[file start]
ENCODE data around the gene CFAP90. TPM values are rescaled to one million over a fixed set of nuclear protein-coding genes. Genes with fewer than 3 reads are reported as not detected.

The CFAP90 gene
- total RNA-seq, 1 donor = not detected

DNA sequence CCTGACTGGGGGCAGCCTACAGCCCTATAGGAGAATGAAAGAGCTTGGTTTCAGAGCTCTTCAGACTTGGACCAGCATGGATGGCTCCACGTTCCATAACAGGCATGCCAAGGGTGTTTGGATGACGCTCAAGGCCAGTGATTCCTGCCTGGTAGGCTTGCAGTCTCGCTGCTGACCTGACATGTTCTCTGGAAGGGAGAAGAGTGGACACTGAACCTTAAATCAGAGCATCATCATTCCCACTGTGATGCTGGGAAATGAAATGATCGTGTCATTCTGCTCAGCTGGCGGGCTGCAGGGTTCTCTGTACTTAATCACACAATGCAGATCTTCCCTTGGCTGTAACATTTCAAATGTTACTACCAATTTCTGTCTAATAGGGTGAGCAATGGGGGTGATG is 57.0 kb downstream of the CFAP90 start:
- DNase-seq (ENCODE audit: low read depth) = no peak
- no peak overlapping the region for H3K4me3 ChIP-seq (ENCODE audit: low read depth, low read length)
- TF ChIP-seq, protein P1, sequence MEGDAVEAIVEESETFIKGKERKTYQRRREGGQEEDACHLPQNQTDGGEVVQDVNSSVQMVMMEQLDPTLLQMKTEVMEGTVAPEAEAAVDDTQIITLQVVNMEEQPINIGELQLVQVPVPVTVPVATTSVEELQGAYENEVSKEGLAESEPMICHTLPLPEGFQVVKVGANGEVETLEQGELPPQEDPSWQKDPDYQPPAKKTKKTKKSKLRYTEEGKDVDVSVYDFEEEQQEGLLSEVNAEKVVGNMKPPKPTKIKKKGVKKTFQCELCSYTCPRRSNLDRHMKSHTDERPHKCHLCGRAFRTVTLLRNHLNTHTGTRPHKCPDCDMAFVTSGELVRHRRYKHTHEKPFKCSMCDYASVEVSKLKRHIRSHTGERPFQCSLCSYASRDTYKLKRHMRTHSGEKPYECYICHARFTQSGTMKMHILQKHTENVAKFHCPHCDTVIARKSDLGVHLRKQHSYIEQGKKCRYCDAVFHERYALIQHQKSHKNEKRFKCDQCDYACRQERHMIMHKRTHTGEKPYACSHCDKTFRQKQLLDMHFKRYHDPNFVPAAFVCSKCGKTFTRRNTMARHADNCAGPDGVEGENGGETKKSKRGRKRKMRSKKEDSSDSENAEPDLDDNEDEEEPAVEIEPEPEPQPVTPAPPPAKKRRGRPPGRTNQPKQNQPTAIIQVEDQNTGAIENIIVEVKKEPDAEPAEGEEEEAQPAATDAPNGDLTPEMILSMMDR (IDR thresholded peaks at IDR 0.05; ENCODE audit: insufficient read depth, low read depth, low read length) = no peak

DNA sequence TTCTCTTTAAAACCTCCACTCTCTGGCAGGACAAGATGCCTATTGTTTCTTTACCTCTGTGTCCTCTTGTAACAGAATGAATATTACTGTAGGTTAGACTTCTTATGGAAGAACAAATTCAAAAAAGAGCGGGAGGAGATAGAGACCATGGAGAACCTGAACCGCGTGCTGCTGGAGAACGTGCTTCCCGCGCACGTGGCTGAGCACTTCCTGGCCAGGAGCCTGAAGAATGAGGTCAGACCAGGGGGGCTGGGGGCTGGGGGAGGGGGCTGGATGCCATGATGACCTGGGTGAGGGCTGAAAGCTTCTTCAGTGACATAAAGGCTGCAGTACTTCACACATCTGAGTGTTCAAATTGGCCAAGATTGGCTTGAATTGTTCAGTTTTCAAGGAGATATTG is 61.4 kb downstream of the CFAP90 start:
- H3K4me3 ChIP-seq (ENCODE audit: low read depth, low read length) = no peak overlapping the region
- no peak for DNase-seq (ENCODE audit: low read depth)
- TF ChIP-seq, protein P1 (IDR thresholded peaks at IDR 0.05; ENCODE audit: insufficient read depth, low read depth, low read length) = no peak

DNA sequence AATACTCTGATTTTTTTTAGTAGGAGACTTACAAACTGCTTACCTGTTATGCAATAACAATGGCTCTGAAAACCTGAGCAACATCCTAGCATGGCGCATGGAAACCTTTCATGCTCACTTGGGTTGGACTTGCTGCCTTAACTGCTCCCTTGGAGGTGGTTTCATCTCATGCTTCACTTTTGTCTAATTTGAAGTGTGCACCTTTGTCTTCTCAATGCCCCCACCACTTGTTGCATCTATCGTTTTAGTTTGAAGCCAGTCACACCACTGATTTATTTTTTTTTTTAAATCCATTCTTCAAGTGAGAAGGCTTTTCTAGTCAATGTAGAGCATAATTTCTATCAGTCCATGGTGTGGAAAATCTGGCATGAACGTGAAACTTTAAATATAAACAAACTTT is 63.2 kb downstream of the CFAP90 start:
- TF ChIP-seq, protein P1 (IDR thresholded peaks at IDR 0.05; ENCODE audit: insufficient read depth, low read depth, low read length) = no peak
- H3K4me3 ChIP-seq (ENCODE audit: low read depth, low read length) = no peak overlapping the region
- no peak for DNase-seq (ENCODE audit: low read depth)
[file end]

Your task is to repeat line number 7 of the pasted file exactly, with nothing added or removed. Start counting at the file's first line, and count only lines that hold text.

- TF ChIP-seq, protein P1, sequence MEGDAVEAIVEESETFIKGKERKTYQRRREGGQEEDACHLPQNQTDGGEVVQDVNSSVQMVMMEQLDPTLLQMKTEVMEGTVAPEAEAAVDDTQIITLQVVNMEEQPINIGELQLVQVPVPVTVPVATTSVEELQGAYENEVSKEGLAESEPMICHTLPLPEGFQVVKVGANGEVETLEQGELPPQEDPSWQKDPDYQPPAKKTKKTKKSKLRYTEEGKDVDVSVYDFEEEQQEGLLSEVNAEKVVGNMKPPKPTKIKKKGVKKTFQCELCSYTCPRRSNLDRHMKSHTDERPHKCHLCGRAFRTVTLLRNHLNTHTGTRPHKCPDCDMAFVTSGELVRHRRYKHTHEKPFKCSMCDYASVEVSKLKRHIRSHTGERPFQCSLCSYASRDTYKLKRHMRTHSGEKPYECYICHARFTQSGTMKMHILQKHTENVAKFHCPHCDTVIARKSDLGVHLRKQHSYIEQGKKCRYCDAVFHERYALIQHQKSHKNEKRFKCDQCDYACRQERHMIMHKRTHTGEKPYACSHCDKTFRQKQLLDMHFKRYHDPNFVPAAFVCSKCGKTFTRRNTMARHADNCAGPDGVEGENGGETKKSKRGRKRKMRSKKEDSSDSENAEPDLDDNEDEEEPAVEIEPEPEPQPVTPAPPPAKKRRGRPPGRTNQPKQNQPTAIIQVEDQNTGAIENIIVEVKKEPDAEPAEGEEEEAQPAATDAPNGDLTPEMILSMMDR (IDR thresholded peaks at IDR 0.05; ENCODE audit: insufficient read depth, low read depth, low read length) = no peak